Senators see Inflation Reduction Act as inflection point for combating climate change in Md.
Maryland’s U.S. senators, Ben Cardin (D) and Chris Van Hollen (D), hailed sweeping new federal legislation that will be heading soon to President Biden’s desk, and said it will have a major impact on combating climate change in the state.
Cardin and Van Hollen said Wednesday that the Inflation Reduction Act, which passed along party lines in the Senate on Sunday, will offer protections for the Chesapeake Bay, incentives to homeowners to reduce greenhouse gas emissions in their homes, make more money available for clean energy production, provide additional funding for conservation and climate resiliency programs, and boost environmental justice initiatives.
“It is an incredible bill,” Cardin told reporters on a Zoom call.
The measure is headed for a vote in the House of Representatives on Friday, where it is expected to pass narrowly, possibly also along party lines. Biden would likely sign the bill next week.
Cardin and Van Hollen spoke confidently about the bill’s passage — and predicted its impact will be felt fairly quickly in the state.
“Hundreds of millions of dollars in these programs will now flow into Maryland, and they’ll both protect the Bay and help reduce greenhouse gas emissions,” Van Hollen said on the Zoom call.
While the full scope of the funding for Maryland agencies and initiatives isn’t yet clear, about $369 billion of the $700 billion legislative package are expected to broadly address climate change, and bill supporters say the climate measures could reduce U.S. carbon emissions by almost 40% by 2030.
Joel Dunn, president and CEO of the Chesapeake Conservancy, said The Inflation Reduction Act “makes record investments to address climate change from many angles.”
Cardin, as a senior member of the Senate Environment and Public Works Committee, and Van Hollen, an appropriator, both had a hand in crafting the legislation. Van Hollen was also a longtime sponsor of a measure, dating back to his service in the House of Representatives, that’s being incorporated into the legislative package: The creation of a federal green bank, which, he said, will help spur private investments in renewable energy and act as a “kind of multiplier at the national level.”
Maryland has a green bank of its own, the Maryland Clean Energy Center, that’s already seeing a boost in funding and responsibility through the Climate Solutions Now Act of 2022, which passed through the General Assembly this spring. Montgomery County also has a green bank, and a small Baltimore-based nonprofit, the Climate Access Fund, has effectively become a green bank, working with private industry to parcel out funding for clean energy grants. The initial $20 billion investment for the proposed federal Clean Energy Accelerator could eventually help all three state-based green bank expand their missions.
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Other provisions of the bill that could help boost the climate and environmental protection in Maryland, according to the senators:
- Funding that will offer tax incentives to homeowners who reduce greenhouse gas emissions in their houses through conversion programs like electrification, which, the senators said, would lead to reductions in utility bills;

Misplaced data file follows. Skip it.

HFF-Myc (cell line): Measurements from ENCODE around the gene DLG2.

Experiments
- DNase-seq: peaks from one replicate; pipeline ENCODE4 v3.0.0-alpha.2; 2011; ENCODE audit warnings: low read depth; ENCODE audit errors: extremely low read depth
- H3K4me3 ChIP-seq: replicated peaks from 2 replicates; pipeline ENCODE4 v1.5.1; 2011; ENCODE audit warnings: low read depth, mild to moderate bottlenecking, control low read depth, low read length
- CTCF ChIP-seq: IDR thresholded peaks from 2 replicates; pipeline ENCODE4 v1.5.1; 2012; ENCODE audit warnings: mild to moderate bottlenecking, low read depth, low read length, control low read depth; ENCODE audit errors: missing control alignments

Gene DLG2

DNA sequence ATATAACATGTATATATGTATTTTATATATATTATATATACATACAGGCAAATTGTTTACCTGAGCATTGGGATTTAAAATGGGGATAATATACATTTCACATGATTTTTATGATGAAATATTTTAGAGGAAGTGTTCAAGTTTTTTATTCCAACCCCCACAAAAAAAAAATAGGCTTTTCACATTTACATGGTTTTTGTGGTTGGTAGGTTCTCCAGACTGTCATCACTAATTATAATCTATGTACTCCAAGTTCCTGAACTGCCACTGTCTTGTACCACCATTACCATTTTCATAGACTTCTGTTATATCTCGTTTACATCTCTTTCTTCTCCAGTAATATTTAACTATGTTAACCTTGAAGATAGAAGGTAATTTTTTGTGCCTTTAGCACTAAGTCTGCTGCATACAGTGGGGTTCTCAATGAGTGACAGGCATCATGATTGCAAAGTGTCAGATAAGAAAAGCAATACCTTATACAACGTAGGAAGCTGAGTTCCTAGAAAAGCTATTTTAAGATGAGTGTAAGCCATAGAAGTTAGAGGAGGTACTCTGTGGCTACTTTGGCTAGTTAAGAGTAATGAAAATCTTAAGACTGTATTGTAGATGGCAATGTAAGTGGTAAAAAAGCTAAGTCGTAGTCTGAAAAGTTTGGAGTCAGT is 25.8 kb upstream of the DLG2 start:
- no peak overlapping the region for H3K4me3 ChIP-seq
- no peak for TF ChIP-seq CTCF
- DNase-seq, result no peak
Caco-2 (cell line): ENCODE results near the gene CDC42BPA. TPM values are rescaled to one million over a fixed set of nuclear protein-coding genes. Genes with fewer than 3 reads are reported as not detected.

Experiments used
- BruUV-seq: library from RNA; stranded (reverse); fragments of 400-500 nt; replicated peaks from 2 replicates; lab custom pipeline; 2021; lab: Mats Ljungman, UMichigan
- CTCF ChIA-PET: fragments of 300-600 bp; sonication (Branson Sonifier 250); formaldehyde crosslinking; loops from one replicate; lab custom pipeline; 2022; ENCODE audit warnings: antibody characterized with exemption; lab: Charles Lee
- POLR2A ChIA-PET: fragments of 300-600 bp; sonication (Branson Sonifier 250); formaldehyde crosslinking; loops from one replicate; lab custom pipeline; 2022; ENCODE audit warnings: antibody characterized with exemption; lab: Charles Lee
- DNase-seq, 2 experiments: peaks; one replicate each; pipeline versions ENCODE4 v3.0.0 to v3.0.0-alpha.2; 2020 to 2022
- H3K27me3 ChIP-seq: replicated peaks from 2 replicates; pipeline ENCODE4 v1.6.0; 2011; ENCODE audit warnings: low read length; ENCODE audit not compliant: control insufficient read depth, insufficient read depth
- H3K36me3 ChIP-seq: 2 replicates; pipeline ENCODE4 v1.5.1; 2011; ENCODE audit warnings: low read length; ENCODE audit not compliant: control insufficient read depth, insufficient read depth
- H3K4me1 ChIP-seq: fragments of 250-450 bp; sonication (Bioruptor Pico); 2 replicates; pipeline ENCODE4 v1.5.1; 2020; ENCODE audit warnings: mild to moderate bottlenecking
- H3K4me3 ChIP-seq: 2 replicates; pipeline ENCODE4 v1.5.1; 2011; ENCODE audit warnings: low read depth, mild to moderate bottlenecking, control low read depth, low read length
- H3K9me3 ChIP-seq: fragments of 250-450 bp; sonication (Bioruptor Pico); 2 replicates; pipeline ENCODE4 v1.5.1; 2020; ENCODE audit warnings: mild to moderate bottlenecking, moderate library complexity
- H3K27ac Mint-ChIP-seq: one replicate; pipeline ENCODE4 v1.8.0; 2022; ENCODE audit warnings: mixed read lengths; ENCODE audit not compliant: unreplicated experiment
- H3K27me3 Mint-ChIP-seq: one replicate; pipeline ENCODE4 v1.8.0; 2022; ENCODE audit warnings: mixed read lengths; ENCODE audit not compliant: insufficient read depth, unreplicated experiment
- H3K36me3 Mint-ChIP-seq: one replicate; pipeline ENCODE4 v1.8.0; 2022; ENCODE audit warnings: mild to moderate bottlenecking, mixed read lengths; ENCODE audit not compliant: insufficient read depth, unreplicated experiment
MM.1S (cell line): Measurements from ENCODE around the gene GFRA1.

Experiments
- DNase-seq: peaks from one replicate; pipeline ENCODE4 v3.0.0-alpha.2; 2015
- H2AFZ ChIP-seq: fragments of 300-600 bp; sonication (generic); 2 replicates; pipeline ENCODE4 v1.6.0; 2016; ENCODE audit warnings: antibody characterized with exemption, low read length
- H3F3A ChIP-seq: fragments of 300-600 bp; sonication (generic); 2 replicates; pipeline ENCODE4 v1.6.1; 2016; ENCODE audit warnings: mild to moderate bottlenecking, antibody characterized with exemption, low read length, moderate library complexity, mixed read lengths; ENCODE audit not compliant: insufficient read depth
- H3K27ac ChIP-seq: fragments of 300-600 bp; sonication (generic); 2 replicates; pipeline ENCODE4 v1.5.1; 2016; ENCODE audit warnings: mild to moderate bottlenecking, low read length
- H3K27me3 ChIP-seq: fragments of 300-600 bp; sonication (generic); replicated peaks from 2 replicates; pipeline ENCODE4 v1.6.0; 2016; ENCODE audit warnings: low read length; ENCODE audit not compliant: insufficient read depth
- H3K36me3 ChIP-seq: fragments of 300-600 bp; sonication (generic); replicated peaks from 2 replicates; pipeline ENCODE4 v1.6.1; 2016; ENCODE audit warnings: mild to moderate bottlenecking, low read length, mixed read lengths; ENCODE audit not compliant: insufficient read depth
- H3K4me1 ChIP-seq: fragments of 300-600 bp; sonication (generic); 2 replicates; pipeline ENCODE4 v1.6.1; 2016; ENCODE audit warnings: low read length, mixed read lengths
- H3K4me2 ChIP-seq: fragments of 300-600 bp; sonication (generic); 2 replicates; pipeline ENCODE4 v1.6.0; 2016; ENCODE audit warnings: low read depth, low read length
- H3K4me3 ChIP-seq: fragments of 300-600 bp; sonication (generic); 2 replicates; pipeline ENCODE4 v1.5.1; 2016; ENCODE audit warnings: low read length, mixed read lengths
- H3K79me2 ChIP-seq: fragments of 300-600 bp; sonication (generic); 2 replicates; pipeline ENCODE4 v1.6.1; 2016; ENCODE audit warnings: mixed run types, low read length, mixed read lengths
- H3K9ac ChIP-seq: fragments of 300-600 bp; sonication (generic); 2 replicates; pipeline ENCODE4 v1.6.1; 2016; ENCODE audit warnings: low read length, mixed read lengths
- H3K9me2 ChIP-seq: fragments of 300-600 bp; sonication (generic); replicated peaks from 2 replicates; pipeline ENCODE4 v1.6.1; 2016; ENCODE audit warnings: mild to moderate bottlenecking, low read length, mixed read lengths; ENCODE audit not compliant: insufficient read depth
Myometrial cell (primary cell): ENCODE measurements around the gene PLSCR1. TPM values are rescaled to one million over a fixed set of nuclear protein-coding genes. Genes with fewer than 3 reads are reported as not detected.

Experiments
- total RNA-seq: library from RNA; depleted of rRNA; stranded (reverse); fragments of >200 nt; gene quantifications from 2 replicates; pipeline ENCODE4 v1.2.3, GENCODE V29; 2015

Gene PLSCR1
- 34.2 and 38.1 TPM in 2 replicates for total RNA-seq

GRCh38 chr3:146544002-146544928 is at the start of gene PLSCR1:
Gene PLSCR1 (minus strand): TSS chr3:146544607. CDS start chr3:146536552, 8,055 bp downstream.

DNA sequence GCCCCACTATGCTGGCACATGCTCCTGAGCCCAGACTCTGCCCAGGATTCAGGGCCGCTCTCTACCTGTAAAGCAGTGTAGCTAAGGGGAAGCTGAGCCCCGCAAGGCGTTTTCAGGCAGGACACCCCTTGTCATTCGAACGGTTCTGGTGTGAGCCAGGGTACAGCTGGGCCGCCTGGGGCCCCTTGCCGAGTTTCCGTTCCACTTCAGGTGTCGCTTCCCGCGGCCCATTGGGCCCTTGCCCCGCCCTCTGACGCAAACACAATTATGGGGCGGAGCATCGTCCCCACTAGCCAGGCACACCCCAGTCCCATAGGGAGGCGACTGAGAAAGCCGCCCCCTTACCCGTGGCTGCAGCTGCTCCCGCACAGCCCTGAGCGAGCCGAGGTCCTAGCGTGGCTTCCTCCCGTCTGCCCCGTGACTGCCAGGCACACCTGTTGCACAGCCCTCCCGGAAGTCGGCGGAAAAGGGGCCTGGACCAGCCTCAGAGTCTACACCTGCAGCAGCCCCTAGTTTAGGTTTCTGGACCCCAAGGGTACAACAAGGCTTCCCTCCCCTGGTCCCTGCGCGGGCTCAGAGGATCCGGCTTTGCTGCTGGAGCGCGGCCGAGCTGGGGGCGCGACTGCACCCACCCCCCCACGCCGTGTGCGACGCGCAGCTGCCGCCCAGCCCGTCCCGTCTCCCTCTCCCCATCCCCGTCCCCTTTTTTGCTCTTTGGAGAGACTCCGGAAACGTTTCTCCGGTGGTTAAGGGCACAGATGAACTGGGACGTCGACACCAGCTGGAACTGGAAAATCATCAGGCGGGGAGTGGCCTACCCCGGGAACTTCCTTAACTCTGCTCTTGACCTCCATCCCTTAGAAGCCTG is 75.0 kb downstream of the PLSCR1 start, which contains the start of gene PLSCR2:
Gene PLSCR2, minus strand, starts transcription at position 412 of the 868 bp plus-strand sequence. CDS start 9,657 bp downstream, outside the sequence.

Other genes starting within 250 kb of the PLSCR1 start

- Funding to grow agricultural conservation and stewardship programs and initiatives that help farmers reduce runoff and other pollution on their land — Van Hollen said less than 20% of Maryland farmers’ applications for these programs have been granted in recent years;
- Increased funding for the state’s five national wildlife refuges.
The Inflation Reduction Act isn’t just about climate change, however. The senators said it will provide added security for Marylanders who receive health insurance through the federal Affordable Care Act, will reduce prescription drug and insulin prices for some, and will better enable Maryland’s four historically Black colleges and universities to compete for federal research dollars.
Even with the bill’s passage in sight, Maryland climate activists and public health advocates are scheduled to get together Thursday morning in Baltimore, outside the Episcopal Archdiocese of Maryland, to urge its passage. Cardin and Van Hollen will be joining them, along with former state Del. Aruna Miller, the Democratic nominee for lieutenant governor, Baltimore County Executive Johnny Olszewski (D), and Howard County Executive Calvin Ball (D).
“I must tell you, this has been a historically productive time for the United States Congress,” Cardin observed Wednesday. “Recognize that the Senate’s 50-50, Republican and Democrat, that the House has the slimmest of Democratic margins, and yet we’ve been able to get significant bills through the Congress and to the president’s desk.”
Asked why Biden’s poll numbers remain low despite the burst of Democratic legislative successes on Capitol Hill in recent weeks, both Cardin and Van Hollen sounded hopeful about the looming midterm elections.
“We’ll let the midterms speak for themselves,” Cardin said, “but as Democrats, we’re optimistic.”
Van Hollen, who has headed the House and Senate Democrats’ campaign committees in prior elections, predicted that voters would appreciate Democrats’ attempts to solve the nation’s problems.
“Elections are about choices,” he said. “While our Republican colleagues in the Senate are talking a lot about inflation, they haven’t worked to do anything about inflation.”